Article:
Blood pressure is the force in the arteries when the heart beats (systolic pressure) and when the heart is at rest (diastolic pressure). It’s measured in millimeters of mercury (mm Hg). High blood pressure (or hypertension) is defined in an adult as a blood pressure greater than or equal to 140 mm Hg systolic pressure or greater than or equal to 90 mm Hg diastolic pressure.
High blood pressure directly increases the risk of coronary heart disease (which leads to heart attack) and stroke, especially when it’s present with other risk factors.
High blood pressure can occur in children or adults, but it’s more common among people over age 35. It’s particularly prevalent in African Americans, middle-aged and elderly people, obese people, heavy drinkers and women taking birth control pills. It may run in families, but many people with a strong family history of high blood pressure never have it. People with diabetes mellitus, gout or kidney disease are more likely to have high blood pressure, too.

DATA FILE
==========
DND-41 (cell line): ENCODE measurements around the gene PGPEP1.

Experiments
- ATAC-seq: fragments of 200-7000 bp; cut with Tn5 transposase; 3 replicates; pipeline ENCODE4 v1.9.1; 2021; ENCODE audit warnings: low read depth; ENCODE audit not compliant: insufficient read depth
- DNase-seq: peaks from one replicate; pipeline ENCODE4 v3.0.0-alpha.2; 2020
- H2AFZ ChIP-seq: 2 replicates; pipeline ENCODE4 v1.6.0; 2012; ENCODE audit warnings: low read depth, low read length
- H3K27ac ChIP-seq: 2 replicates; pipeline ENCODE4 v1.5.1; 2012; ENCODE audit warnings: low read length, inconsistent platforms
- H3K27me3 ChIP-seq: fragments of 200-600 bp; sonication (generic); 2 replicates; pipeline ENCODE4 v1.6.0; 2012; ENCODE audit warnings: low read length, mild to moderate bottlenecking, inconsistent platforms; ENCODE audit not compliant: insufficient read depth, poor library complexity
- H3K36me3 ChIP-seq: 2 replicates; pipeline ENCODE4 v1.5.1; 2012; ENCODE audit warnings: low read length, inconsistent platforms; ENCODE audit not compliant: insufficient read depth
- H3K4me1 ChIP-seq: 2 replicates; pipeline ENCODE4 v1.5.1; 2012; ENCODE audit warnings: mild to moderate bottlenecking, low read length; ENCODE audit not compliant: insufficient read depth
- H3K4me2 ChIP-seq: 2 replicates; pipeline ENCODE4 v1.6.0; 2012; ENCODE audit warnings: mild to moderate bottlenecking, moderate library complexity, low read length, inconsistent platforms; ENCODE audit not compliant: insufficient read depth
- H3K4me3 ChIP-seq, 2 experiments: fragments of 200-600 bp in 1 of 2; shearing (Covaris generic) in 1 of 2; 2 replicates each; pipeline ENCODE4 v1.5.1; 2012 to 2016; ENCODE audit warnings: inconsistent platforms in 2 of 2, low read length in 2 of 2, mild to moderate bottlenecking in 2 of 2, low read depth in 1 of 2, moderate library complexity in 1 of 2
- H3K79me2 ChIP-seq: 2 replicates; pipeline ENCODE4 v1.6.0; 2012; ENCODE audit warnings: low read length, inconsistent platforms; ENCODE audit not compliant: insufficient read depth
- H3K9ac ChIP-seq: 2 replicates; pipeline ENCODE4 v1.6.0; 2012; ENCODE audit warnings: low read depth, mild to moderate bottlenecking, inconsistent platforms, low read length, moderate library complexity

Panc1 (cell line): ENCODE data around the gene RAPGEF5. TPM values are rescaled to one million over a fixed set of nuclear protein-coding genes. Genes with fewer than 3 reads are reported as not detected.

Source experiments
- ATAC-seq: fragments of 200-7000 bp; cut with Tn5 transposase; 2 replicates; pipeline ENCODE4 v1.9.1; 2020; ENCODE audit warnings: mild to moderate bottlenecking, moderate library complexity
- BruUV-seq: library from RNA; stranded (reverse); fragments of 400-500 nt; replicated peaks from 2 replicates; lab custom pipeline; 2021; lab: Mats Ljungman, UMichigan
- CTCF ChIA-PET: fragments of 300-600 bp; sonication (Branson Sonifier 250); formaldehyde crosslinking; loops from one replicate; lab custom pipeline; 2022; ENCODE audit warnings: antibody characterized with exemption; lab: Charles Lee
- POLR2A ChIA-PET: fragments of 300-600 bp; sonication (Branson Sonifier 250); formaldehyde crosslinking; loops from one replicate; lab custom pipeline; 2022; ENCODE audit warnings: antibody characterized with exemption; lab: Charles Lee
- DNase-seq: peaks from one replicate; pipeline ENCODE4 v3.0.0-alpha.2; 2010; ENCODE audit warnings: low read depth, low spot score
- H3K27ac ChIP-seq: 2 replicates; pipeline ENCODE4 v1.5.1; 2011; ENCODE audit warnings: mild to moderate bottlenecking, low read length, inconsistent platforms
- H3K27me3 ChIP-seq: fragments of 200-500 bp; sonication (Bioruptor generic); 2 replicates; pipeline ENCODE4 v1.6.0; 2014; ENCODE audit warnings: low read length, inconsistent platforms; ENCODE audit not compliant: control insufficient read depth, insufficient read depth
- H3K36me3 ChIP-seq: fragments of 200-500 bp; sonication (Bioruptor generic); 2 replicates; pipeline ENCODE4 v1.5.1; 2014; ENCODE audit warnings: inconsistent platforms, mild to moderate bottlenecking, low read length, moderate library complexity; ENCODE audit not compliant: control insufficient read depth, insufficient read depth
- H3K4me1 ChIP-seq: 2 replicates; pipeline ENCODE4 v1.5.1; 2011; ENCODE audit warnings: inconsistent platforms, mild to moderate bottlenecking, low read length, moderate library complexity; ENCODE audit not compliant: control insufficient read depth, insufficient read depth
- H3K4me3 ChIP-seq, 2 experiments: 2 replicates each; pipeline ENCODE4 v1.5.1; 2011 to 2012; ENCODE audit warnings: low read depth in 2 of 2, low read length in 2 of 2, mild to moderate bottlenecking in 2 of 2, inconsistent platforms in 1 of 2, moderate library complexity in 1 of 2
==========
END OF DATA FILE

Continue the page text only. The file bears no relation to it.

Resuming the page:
American Heart Association recommended blood pressure levels:
|Blood Pressure Category||Systolic (MM HG)||Diastolic (MM HG)|
|Normal||Below 120||and less than 80|
|Stage 1||140–159||or 90–99|
|Stage 2||160 or higher||or 100 or higher|
Common Misconceptions about High Blood Pressure
1. Nervousness, sweating and difficulty sleeping are common symptoms of high blood pressure.
High blood pressure has NO symptoms. That’s why it’s often called the “silent killer.” The only way to know if you have it is to have your blood pressure checked. Some people who look and feel fit and healthy may find that they have high blood pressure. Likewise, some people who have other risk factors for heart disease and/or stroke (such as being overweight or smoking) may not have high blood pressure. According to recent estimates, about one in three U.S. adults has high blood pressure, and nearly one-third of them don’t know it. That puts them at risk for stroke, heart attack, heart failure, kidney disease and even blindness in some cases.